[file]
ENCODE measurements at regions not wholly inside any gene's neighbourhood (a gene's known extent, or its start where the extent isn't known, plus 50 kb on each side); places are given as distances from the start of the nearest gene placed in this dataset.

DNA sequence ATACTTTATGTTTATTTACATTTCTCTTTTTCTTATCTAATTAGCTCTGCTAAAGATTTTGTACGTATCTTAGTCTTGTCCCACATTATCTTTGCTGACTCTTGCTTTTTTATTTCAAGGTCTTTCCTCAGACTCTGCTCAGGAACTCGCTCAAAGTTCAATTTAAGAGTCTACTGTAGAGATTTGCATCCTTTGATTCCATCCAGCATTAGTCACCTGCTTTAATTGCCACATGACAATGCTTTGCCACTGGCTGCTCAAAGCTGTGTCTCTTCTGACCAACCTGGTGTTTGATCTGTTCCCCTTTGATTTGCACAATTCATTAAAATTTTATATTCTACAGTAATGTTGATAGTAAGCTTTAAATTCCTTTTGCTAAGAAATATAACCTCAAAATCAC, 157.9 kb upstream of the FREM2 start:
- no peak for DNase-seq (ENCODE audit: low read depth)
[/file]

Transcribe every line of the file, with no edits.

ENCODE measurements at regions not wholly inside any gene's neighbourhood (a gene's known extent, or its start where the extent isn't known, plus 50 kb on each side); places are given as distances from the start of the nearest gene placed in this dataset.

DNA sequence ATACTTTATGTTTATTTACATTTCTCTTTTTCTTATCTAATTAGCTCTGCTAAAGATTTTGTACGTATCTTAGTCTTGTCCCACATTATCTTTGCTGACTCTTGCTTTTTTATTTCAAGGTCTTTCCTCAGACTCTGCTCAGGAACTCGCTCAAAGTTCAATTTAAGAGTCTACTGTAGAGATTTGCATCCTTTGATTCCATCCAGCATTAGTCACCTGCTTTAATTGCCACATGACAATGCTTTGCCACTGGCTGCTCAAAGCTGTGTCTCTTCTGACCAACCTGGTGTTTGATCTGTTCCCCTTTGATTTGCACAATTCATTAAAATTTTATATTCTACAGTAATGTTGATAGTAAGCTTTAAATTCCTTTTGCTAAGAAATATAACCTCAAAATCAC, 157.9 kb upstream of the FREM2 start:
- no peak for DNase-seq (ENCODE audit: low read depth)